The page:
Monday, January 31, 2011

Lookin’ for an absolutely fabulous soup recipe?

I made this soup on the day of a blizzard…simply perfect!

Butternut Squash Soup

• 1 tablespoon olive oil
• 1 tablespoon unsalted butter
• 1 medium onion diced 
• 3 cloves garlic
• 1 Empire (or something similar) apple peeled, cored and cubed
• 4 cups of butternut squash
• 3 cups vegetable stock
• salt and ground black pepper to taste
• ¼ tsp nutmeg
• ¼ tsp cumin
• ¼ - ½ cup heavy cream

1. Roast squash by cutting it in half. Drizzle each cut side with olive oil and sprinkle with salt & pepper. Place cut side down on a foil-lined pan and roast at 350* for around ½ hour. (Until a fork can easily pierce the squash.)
2. After the squash has cooled a bit, remove the skin and cube the squash.
3. Heat the olive oil and butter in a large pot over medium heat.
4. Add the onion and sauté until tender.
5. Add the apple and garlic and sauté until tender. (around 8 minutes)
6. Add squash and sauté for around 5 more minutes.
7. Pour in vegetable stock, and season with salt, pepper, nutmeg and cumin. Bring to a boil, reduce heat, and simmer until the squash can be easily mashed with a fork.
8. In a blender, food processor or with an immersion blender, puree the soup mixture until smooth.
9. Return the soup to the pot (unless using an immersion blender) and stir in the heavy cream.
10. Serve warm and ENJOY!!

Wait!! Don’t throw out those seeds...why not roast them!?! It is quick and easy way to create a healthy and delicious snack.

• Butternut squash seeds
• olive oil
• salt to taste

1. Rinse seeds with water and remove any pieces of squash that may try to tag along, pat dry.
2. Preheat the oven to 275* and line a baking sheet with parchment paper or aluminum foil.
3.Drizzle the olive oil over the seeds just to coat and sprinkle with salt.
4.Spread out in an even layer on the prepared baking sheet.
5.Bake for around 15 minutes, or until seeds start to pop.
6. Enjoy!!!

Alternatives, ideas and suggestions:
• Wondering how many butternut squash will offer 4 cups of “meat?” Generally 1 medium squash will be just fine. What if there is only a large squash at the market? Take it…more soup for you!! If the squash are on the smaller side, you can use 2, no problem.
• I like the addition of cumin in this soup because is adds depth and smokiness, and it enhances the earthiness of the butternut squash. If you are unsure of the flavor of cumin, please feel free to eliminate it from your soup!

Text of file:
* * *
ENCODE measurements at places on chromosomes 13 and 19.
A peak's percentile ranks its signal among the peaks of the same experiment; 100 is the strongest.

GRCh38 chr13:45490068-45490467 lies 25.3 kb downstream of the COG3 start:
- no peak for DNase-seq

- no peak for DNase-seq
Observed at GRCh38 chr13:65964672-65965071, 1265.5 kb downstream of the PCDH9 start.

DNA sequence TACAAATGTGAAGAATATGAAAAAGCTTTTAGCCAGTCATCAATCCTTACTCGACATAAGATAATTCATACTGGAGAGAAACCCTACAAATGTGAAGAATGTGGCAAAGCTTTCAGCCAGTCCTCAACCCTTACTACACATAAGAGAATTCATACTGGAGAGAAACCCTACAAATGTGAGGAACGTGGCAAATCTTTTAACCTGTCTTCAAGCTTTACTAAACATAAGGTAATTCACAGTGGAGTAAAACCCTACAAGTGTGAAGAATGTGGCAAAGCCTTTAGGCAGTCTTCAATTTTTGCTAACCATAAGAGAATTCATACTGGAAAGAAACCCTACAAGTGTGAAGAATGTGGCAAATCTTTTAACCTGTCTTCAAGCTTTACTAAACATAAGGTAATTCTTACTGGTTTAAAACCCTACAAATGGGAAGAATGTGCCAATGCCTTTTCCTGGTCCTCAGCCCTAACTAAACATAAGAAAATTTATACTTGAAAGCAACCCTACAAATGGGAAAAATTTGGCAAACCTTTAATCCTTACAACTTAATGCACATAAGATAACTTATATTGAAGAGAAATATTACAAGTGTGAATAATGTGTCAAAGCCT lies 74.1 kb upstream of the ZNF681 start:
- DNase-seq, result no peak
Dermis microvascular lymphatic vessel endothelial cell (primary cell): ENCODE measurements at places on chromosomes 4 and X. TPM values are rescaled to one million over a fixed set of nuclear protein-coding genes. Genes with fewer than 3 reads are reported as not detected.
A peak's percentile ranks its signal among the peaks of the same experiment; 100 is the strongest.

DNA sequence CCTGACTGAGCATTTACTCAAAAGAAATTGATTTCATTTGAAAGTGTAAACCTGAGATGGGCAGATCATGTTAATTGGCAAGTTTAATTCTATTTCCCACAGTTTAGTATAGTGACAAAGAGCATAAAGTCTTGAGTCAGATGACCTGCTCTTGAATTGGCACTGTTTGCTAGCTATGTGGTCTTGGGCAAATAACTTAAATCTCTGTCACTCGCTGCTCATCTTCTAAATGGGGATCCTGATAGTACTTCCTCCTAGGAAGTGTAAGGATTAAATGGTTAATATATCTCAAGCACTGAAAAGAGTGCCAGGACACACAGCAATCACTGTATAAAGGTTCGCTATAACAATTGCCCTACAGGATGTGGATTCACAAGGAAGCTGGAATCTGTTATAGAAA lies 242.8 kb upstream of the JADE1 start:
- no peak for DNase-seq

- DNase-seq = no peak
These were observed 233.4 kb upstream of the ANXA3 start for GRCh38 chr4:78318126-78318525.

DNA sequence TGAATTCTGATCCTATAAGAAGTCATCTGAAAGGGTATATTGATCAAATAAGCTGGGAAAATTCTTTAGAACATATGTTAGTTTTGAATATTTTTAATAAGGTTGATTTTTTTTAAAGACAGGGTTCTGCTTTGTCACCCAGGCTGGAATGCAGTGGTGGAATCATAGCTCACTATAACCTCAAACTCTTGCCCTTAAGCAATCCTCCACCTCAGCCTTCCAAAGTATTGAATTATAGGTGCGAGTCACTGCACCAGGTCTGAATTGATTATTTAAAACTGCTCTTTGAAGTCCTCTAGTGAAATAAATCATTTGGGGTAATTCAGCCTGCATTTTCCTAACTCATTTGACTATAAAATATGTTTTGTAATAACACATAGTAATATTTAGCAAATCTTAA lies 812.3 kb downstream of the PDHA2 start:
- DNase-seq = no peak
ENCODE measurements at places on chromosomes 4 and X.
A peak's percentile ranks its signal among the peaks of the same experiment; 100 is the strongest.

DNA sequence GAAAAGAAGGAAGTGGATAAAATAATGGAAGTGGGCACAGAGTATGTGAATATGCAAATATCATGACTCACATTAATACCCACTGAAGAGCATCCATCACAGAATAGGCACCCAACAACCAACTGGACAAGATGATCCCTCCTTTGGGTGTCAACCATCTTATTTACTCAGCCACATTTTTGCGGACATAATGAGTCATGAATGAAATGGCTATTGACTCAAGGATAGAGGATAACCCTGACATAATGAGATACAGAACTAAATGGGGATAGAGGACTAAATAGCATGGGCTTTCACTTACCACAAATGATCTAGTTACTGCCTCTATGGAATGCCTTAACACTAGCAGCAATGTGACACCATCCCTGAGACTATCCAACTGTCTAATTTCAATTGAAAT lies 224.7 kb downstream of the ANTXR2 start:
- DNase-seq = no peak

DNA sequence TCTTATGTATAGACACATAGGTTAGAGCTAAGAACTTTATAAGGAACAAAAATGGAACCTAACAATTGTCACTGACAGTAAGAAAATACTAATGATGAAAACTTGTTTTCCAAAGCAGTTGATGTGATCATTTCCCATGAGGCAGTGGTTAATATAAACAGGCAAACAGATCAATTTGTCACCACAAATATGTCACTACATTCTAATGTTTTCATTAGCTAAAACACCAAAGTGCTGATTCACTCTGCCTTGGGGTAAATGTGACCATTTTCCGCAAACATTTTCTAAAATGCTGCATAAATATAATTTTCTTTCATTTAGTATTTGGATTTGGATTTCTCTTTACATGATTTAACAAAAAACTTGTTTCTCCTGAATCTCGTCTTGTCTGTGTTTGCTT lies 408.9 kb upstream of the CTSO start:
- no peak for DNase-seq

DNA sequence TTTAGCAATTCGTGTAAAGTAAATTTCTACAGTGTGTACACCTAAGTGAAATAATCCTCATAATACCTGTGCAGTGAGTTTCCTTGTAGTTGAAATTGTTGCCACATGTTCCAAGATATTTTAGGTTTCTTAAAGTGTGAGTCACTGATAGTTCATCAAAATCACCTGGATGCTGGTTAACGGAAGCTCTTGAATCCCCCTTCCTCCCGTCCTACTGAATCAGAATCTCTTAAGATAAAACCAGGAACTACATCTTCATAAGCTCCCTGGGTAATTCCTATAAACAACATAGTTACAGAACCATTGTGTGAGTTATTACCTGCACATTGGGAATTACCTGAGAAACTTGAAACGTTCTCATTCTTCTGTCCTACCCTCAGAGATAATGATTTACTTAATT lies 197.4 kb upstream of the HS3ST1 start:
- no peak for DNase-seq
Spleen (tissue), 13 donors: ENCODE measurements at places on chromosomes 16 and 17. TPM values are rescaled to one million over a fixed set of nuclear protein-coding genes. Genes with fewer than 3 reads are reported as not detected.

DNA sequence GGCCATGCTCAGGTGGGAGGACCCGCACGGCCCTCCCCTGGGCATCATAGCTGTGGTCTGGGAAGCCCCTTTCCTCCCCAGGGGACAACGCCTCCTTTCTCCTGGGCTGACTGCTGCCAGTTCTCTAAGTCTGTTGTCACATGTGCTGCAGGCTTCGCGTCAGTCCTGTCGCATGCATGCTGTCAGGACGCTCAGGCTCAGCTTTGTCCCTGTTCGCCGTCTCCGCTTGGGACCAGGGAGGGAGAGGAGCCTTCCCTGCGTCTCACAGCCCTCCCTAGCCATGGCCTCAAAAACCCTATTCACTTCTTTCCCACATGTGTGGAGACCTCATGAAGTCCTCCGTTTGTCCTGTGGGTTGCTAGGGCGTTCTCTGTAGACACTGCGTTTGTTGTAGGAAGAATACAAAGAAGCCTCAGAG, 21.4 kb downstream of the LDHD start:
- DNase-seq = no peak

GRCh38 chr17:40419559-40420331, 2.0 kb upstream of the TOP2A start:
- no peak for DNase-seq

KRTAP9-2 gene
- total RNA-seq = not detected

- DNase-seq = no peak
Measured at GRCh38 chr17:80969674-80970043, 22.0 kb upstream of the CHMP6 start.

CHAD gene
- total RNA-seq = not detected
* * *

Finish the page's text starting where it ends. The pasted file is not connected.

• What’s with the apple in the soup? Well, it is there to add a touch of sweetness. Also, the pectin from the apple will help thicken the soup. Cool, huh? It is not necessary, but I just love the extra layer of flavor is offers!!
• Are you curious how the cumin will taste, but don’t want it to “ruin” you soup? Use a bit less that what I used...if you like it you can always add more.
• Is your nutmeg supply out of stock? Cinnamon will do you just fine. Personally, I prefer nutmeg because it is peppery and warm and is a great addition to this recipe. If you don’t have either one, I suggest you go to the market. Because this soup is so delicate, there is a necessary level of flavor that needs present and the spices are just the right thing. To me, nutmeg and cumin are the perfect combination!!!
• Chicken stock can be substituted for the vegetable stock. I don’t think I’d use beef stock because is tends to have a strong flavor that may interfere with the delicate taste of the butternut squash.
• I used ¼ cup of heavy cream to cut down on the fat content and it was just wonderful. If you want to splurge a bit, go for the ½ cup of’s definitely worth it!
• When blending the ingredients in a blender or food processor, please do it in small batches because no one wants hot soup to go flying all over the kitchen, even worse, YOU!! I have an immersion blender that I just love! I can’t remember when or where I bought it, but I am soo glad I have it. It looks like a wand and it has a small blade at the bottom of it. The blade goes right into the pot with the ingredients in it and whirls away...before you know it the ingredients are as smooth as can be!! Incredible, easy and neat!!!!! There is no transferring it to the blender, to a bowl and back into the pot only to reheat it again…no thank you! Speedy, efficiently and easy is the way I like to roll!
• As far as the seeds go, why would anyone throw them out now?!!? They are super delicious and nutritious and I highly recommend roasting them. Squash and pumpkin seeds are a great source of iron and protein.